WCT is also favoured by others. It is AM Investment Bank’s top Iskandar pick because it is “a prime mover and solid proxy to the booming property and infrastructure scene”.


WCT has 17 hectares in Medini and was one of the first off the ground. Its high-end developments have gained from RM450 psf at initial launch to RM650 psf at present says AM Investment.


With some 418 hectares of undeveloped land in Iskandar, SP Setia is also no slouch; the company has seven on-going projects, mostly residential.


It is however building a business park to cater to growing demand from small to medium sized enterprises including those desiring to relocate from Singapore because of soaring rentals on the island state.


As one of the largest landbank owners in Iskandar, UEM Land will be hard to beat when it comes to business parks.


“Iskandar Malaysia, particularly Nusajaya, will see stronger interest from Singapore buyers partly due to the participation of Singapore’s Ascendas Group to set up an integrated tech park. This in turn will act as a stronger catalyst to pull in more commercial activities in Iskandar,” opines UEM managing director and chief executive Wan Abdullah Wan Ibrahim.


He adds that UEM Land would focus on Nusajaya this year and ensure a continuous roll-out of catalyst projects to spur employment creation, as well as population and traffic growth.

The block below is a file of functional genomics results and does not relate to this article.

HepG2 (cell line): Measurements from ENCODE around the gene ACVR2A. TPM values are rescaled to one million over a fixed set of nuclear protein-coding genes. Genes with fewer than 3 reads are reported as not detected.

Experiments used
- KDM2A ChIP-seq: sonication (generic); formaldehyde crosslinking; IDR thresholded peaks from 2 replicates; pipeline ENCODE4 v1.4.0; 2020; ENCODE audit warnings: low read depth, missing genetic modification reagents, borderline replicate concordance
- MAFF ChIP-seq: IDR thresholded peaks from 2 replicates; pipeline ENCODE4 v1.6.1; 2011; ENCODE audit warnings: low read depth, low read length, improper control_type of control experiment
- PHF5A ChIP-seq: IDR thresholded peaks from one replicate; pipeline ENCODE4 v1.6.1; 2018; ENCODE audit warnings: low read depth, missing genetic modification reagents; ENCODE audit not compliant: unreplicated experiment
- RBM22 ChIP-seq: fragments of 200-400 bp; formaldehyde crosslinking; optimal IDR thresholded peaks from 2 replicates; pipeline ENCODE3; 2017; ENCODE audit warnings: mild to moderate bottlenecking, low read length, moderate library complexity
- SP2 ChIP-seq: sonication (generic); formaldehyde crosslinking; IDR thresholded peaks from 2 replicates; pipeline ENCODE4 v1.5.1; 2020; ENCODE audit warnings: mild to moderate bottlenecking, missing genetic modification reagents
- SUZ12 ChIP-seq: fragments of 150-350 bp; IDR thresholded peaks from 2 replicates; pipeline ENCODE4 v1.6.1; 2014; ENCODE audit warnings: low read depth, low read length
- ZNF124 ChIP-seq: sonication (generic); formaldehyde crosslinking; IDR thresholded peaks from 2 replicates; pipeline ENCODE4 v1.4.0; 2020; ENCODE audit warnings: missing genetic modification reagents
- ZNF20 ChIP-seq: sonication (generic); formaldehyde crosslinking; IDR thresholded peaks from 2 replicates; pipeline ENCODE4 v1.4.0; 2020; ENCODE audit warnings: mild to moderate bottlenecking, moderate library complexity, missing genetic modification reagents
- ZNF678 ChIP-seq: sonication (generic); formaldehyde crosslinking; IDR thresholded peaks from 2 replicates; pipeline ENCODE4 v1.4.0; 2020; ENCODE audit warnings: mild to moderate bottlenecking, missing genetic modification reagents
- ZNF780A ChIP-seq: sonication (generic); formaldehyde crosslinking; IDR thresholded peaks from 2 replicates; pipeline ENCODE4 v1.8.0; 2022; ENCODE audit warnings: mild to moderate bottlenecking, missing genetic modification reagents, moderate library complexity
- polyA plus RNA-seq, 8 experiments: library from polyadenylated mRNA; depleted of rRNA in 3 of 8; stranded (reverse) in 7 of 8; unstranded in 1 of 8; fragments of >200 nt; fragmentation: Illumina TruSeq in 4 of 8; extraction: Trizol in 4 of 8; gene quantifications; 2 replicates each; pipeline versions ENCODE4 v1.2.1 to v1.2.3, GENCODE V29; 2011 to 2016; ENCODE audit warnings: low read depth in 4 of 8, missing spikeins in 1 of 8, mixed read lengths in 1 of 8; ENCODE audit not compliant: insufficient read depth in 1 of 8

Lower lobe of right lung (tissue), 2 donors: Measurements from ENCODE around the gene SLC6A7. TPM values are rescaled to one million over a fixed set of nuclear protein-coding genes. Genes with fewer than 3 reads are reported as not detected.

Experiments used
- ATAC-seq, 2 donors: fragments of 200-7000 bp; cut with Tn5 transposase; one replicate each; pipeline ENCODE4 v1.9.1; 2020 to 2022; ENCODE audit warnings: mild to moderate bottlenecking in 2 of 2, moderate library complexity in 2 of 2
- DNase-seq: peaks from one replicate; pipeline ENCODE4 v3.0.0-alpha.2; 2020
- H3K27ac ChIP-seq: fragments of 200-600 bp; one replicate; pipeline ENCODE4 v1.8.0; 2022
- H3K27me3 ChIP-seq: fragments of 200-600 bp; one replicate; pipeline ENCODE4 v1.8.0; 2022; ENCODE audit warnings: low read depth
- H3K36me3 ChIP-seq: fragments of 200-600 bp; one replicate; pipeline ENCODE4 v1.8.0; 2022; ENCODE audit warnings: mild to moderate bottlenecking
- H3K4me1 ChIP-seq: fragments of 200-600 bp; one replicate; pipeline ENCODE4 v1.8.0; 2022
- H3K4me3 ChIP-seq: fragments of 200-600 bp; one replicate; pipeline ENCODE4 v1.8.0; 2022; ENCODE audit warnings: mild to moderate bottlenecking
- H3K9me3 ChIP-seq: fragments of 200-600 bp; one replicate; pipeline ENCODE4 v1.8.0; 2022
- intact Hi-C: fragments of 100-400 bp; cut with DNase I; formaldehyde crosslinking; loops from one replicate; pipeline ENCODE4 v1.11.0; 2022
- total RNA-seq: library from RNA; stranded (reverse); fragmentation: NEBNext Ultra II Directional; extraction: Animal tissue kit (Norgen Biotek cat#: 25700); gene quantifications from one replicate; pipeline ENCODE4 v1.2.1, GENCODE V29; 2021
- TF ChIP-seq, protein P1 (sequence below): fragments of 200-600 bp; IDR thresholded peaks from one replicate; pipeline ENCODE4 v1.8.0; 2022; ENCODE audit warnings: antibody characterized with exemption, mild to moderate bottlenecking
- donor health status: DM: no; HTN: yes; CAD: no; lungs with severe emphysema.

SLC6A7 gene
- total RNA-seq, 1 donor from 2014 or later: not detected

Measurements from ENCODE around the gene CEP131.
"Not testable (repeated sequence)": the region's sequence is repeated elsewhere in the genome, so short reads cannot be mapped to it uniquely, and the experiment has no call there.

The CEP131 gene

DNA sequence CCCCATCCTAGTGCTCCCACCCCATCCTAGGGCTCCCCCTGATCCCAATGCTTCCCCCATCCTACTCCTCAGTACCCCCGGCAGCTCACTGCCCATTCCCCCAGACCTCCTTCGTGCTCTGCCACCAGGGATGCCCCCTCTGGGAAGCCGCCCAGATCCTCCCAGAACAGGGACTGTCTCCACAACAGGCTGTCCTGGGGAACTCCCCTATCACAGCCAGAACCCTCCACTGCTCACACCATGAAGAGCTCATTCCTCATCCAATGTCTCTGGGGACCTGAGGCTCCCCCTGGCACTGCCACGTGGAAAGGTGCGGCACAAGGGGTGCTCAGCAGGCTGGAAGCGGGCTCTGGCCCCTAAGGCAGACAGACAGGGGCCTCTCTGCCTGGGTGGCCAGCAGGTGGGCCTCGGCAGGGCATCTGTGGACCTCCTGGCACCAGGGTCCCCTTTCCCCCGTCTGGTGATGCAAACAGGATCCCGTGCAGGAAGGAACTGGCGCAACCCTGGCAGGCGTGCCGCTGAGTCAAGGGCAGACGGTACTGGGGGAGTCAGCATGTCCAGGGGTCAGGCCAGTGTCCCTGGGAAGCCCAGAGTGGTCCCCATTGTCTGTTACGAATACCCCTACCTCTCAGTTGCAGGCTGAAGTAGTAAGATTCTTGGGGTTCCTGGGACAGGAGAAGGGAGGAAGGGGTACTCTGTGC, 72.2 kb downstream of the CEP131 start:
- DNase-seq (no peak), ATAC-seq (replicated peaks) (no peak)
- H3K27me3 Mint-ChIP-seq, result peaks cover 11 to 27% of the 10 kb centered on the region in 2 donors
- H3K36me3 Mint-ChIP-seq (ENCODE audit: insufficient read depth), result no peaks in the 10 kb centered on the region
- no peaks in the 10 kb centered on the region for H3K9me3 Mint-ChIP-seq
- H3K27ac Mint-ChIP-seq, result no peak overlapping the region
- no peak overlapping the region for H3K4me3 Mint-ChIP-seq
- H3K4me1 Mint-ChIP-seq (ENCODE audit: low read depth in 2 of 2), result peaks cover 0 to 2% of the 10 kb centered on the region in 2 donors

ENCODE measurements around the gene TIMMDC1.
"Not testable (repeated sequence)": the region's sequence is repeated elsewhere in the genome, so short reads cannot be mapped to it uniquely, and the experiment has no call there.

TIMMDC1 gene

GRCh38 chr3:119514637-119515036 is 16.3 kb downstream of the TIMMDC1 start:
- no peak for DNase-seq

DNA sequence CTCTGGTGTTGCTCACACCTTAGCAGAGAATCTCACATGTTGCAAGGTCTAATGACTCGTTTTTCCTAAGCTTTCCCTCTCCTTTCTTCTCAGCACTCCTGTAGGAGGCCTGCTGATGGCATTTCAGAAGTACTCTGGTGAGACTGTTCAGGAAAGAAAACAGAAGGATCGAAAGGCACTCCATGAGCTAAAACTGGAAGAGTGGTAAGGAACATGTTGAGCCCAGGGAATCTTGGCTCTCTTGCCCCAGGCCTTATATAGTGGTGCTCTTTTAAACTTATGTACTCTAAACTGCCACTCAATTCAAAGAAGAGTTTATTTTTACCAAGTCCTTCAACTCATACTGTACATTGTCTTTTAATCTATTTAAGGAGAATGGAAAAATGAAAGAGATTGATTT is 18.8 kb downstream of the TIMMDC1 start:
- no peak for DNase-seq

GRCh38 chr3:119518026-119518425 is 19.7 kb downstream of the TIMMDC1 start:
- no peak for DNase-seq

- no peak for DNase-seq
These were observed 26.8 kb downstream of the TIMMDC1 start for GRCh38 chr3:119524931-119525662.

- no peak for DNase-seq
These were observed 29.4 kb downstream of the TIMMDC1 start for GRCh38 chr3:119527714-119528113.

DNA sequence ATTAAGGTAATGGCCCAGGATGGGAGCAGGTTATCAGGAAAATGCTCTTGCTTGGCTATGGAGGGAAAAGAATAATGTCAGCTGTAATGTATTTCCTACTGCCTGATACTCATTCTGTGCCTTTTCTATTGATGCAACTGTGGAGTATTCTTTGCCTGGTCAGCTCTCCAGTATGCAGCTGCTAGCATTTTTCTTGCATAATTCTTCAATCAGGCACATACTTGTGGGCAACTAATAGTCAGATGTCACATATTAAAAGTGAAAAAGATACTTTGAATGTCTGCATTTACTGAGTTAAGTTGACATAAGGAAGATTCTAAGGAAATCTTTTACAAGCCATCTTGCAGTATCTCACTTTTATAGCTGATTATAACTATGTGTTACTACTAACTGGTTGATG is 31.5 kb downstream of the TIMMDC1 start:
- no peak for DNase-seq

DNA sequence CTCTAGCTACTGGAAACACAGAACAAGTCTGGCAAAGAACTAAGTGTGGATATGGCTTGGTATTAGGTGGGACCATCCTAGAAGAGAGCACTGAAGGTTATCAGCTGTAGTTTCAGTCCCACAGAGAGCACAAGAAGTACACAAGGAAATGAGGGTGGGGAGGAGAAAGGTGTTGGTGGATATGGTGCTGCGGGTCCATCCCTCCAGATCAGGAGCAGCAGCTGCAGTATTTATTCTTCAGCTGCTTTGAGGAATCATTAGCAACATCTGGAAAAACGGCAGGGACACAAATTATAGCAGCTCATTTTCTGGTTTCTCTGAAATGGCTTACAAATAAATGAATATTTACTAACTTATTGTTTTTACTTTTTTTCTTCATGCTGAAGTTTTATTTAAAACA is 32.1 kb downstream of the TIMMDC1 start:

The integrated park, along with Singapore billionaire investor Peter Lim’s Motorsports City will form part of its Gerbang Nusajaya project – a massive 1,842-hectare development comprising residential and commercial real estate, as well as activity malls and trade centres to be completed over 25 years.


Presently, the state-owned developer also has two on-going residential projects in Nusajaya.


A planned zone that is already reaping the benefit of billions of ringgit in infrastructure and catalyst projects to attract investors, building a mixed development or integrated township is projected to be a much simpler process in Iskandar.


The Sunway group forecasts the time needed to transform Sunway Iskandar into an integrated township will be much shorter compared to its Bandar Sunway in the Klang Valley (15-20 years), and is excited about the possibilities thrown up by its large landbank.




The 28 hectares acquired by the CapitaLand joint venture will also allow it to showcase its offerings which are expected to include a marina and better security since the land is essentially a reclaimed island.


With so many developers rushing to break ground, buyers could be spoilt for choice. Iskandar developers, however, argue that interest remains robust and will increase once other catalytic projects such as Khazanah and Temasek’s Urban and Wellness resorts are completed.


They are also encouraged by the tightening of guidelines governing the acquisition of properties in Hong Kong and Singapore as this could push more buyers to Iskandar, as well as the widening price disparity between Singapore and Malaysia real estate since this could prompt more Singaporeans and companies to seriously consider relocating to Johor.